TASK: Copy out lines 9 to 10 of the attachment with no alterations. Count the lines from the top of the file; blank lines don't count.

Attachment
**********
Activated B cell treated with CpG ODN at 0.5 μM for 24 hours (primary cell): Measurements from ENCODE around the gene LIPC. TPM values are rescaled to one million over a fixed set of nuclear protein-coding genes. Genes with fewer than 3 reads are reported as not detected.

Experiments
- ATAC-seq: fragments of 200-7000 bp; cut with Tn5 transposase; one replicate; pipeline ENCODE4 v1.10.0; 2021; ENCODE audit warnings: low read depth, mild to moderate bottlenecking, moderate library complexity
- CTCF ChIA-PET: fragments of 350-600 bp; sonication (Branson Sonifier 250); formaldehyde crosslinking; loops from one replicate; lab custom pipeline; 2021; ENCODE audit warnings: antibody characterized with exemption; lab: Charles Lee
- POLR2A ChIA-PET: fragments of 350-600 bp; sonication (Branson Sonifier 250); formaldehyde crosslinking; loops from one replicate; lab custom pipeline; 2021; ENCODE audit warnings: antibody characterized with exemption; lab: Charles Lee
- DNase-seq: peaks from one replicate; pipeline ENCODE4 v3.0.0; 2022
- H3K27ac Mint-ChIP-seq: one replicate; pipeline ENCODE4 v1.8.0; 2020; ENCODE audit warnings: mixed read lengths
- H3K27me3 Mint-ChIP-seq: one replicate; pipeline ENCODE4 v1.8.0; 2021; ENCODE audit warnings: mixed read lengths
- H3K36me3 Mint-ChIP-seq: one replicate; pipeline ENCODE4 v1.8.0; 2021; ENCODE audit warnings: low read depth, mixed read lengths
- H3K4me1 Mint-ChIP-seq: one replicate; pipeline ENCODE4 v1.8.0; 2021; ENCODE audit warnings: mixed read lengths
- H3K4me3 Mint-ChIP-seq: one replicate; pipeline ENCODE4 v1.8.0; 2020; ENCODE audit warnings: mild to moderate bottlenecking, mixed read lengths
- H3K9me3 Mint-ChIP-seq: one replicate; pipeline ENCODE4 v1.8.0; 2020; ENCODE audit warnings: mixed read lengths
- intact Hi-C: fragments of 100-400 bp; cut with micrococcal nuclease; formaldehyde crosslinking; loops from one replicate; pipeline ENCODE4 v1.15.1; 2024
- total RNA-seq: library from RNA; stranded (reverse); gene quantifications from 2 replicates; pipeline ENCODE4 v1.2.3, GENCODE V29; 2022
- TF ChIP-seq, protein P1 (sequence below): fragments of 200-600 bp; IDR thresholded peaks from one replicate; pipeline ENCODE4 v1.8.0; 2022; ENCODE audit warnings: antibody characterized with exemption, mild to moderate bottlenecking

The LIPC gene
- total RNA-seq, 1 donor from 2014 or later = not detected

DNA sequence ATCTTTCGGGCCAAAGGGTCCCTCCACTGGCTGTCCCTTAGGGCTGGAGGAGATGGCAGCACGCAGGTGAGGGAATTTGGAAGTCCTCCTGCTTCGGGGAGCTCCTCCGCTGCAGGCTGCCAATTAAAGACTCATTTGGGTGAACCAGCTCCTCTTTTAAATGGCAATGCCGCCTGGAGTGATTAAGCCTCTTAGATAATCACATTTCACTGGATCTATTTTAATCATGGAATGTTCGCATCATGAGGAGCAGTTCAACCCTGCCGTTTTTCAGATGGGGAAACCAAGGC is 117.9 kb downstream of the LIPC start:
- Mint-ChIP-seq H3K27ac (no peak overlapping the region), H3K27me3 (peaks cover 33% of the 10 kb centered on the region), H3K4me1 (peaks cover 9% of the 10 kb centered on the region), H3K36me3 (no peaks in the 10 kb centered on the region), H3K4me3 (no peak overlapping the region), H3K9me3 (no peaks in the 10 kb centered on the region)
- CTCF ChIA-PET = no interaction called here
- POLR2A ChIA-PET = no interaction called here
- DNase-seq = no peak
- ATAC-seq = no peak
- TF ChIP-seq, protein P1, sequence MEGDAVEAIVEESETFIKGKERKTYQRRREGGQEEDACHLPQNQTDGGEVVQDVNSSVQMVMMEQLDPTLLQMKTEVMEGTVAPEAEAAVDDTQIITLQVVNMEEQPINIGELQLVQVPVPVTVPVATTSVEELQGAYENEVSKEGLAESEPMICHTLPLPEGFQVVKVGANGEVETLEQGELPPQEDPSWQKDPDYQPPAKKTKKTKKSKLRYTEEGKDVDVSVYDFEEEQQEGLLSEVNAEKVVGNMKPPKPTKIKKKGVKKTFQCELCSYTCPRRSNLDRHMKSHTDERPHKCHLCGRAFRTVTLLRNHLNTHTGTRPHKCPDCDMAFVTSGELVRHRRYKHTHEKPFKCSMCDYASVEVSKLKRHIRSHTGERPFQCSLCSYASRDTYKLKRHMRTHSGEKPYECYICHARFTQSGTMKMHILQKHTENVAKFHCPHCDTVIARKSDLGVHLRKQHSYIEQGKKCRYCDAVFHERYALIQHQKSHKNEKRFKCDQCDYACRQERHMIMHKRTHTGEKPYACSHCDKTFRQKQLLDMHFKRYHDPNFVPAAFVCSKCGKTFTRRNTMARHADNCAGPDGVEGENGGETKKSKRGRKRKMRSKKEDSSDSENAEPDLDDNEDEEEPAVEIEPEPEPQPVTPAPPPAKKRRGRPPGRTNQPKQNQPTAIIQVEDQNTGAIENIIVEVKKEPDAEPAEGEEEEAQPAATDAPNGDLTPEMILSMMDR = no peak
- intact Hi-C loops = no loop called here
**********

- H3K36me3 Mint-ChIP-seq: one replicate; pipeline ENCODE4 v1.8.0; 2021; ENCODE audit warnings: low read depth, mixed read lengths
- H3K4me1 Mint-ChIP-seq: one replicate; pipeline ENCODE4 v1.8.0; 2021; ENCODE audit warnings: mixed read lengths